The instructions are an 8 page booklet with a cover page, notes page, parts breakdown page and then 5 pages of 17 assembly steps. The drawings are clear and parts are well called out.
The kit also features several operating parts - the S-Foils and the canopy. I know these can be frowned upon as toy-like but I like the fact that the model can be posed. One need not play with their models… much, but it’s nice to change the display from time to time as it sits on your shelf. Or scratch some landing gear and make a canopy open diorama.
On a final note, one serious drawback with the kit (but of course minor on the great scheme of modeling) is a lack of both landing gear and a display stand. You will need a rod of some material and a base of your own. And bases can be hard to come by since all your base… okay I’m not gonna say it.
I think this is an excellent kit in the fact that it can appeal to a broad spectrum of modelers from the beginner wanting that first, quick kit to the experienced looking for a simple start at scratching some extra detail to the master modeler looking to build a full cutaway interior with lights, landing gear and working engines. Short of some soft detail, the kit looks good accuracy- and fit- wise and the plastic is a dream to cut and trim. For $25 I’d recommend it to Star Wars fans and people looking for a first kit.
Revell Germany has produced some nice Star Wars Episode 3 models but unfortunately (or fortunately) five of the six are pre-painted snap together kits.
By Jim James - images & text © 2005
Image: Anakin before manscaping
Image: Earpiece ready for insertion
Image: Cockpit re-painted and weathered
Image: Top of wing with putty
Image: Wings, masked for painting
Image: Wing, masked and painted yellow
Image: Cockpit canopy masked
Image: Lightly weathered
Image: Close-up, finished model
While these kits make decent enough models, serious model builders (like us) will want to improve on them and it's relatively easy to do just that. Here we'll look at building Anakin Skywalker's Starfighter although the building tips here could also apply to Obi-wan Kenobi's ship too.
So What's Wrong with a Pre-painted Snap Together Kit?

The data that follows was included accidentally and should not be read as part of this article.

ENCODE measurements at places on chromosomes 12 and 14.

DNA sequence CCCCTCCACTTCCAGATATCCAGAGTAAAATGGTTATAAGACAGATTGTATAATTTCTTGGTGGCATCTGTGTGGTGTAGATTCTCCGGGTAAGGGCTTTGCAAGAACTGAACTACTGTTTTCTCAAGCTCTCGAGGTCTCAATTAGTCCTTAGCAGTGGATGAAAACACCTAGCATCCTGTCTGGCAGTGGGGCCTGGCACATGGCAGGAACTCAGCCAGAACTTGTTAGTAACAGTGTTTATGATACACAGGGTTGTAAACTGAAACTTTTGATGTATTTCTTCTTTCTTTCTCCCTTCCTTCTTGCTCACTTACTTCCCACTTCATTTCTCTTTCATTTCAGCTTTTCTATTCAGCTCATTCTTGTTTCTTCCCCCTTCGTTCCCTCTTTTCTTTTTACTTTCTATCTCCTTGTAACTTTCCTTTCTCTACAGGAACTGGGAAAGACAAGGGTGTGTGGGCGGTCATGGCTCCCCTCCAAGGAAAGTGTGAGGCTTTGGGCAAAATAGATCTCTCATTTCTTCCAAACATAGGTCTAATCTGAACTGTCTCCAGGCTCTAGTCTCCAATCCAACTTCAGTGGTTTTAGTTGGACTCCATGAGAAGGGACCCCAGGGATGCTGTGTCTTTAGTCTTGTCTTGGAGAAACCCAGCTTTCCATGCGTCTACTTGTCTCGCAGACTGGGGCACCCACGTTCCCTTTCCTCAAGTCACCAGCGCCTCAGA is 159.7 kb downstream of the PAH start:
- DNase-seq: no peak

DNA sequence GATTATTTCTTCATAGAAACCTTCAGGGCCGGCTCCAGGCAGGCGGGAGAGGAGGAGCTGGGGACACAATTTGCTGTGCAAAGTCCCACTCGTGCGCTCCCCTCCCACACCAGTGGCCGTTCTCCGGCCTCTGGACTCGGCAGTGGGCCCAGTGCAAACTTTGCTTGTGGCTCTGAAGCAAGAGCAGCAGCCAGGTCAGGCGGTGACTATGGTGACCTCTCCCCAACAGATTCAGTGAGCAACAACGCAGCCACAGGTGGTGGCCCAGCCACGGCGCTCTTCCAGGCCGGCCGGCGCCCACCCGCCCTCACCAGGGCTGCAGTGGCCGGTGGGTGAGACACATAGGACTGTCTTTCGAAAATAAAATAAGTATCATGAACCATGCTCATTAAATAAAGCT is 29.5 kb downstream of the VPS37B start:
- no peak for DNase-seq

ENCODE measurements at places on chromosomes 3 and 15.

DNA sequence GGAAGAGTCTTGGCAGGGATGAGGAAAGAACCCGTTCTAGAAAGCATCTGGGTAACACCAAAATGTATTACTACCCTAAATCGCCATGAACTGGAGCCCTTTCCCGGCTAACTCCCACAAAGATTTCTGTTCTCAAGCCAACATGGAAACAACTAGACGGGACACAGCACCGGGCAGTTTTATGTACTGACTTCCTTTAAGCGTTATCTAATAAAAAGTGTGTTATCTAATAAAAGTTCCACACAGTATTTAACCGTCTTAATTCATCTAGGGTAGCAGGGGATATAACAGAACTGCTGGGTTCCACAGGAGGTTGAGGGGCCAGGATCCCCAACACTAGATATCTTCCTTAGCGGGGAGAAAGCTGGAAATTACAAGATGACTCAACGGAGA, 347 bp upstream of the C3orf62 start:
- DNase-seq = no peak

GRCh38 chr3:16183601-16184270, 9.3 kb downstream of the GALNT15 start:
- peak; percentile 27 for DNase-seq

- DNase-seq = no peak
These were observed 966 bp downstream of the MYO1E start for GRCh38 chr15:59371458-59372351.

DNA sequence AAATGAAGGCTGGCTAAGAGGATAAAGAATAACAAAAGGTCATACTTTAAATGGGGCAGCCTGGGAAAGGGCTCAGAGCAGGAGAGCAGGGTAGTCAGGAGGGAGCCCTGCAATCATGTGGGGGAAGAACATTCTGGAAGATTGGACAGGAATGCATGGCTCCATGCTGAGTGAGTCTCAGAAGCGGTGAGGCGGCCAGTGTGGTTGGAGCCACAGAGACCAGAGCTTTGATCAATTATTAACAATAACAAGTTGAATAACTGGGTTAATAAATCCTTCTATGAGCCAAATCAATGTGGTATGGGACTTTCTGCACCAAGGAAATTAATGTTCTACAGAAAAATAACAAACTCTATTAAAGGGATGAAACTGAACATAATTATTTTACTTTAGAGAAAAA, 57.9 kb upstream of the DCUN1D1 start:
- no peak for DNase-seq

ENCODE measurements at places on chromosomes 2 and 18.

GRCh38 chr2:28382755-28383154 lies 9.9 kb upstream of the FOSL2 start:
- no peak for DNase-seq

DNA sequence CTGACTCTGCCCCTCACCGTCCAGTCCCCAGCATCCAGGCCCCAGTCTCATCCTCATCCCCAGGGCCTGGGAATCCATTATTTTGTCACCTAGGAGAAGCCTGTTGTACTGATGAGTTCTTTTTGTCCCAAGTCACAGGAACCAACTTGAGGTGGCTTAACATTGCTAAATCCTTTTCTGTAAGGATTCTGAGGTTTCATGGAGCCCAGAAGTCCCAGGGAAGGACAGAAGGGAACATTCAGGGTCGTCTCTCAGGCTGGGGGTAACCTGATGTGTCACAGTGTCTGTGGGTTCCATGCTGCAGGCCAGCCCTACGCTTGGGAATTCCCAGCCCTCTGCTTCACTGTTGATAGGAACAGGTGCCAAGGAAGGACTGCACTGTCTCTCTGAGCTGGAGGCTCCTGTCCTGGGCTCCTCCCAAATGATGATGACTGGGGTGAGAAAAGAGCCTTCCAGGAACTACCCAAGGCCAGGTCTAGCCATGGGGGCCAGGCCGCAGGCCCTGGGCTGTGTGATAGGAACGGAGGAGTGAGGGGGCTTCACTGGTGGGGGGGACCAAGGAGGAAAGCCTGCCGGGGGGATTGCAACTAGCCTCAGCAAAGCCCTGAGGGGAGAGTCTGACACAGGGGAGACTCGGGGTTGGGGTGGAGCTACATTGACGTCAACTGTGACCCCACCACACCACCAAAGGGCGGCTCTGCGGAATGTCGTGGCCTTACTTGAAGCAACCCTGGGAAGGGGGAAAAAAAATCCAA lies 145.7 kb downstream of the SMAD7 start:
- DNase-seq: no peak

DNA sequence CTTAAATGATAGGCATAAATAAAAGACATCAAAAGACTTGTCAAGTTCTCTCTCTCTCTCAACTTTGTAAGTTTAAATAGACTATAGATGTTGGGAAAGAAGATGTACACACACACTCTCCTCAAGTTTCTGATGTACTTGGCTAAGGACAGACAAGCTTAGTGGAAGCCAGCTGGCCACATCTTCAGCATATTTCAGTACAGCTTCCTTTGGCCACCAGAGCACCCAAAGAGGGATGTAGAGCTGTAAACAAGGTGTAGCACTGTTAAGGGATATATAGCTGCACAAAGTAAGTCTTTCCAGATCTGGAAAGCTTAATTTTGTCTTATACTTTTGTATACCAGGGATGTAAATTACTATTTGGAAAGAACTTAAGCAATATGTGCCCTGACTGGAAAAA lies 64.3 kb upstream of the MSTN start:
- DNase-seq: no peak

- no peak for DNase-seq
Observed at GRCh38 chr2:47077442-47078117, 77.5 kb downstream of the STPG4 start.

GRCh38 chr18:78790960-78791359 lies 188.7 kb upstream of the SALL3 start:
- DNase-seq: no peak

In this case, not much. The part fit is good and the paint job is very nice. However, there are opportunities.
Before You Build
Do yourself a favor, before you start on this kit, take some pictures of the pre-painted parts. Since the instructions have no painting guide (duh), these will be your paint guide later on. Since you're going to paint over the pre-painted markings, you'll also need a set of decals from CultTVMan. Look for the replacement decals for the Revell Germany ARC-170 and Jedi Starfighter kits.
Revell's kit does not come with a stand or landing gear. It's supposed to just lie there or constantly be zoomed around the room. If you're going to add a stand, consider it beforehand and not after the model is built. I use a square brass tube as a support and add a smaller piece of slightly larger tube inside the fuselage at the start of assembly (otherwise, I forget). Secure that piece of tube with two-part epoxy.
Adding a landing gear is a great option. The only pictures I could find of any part of the landing gear were of retracted gear in the Star Wars Episode 3 Cutaways book. If it helps, the dark gray rectangle at the back of the cockpit pod is the rear landing gear foot.
Building in Modules
You can build this kit in modules and you don't have to build in order. You can be letting the paint dry on one while you work on another. I built in eight parts - port wing, starboard wing, wing flaps, cockpit module, Anakin figure, R2-D2, engine nozzles and main guns.
This is a very soft vinyl figure. It requires acrylic paint (enamel never dries). I painted it using photos I gleaned from the web (the original paint scheme is pretty close). One change I did make was to try and sculpt the headpiece and mike away from the face. It's tough since vinyl doesn't sculpt well. I replaced it with a short length of brass tube rammed through Anakin's brain for the ear piece. The mike was a bent pin inserted in a hole drilled into the brass tube. A little putty filled the earpiece tube and it was all painted grey. You can do a better job on the eyes by painting them white, adding a drop of clear blue for the pupil and painting the flesh eyelids afterwards.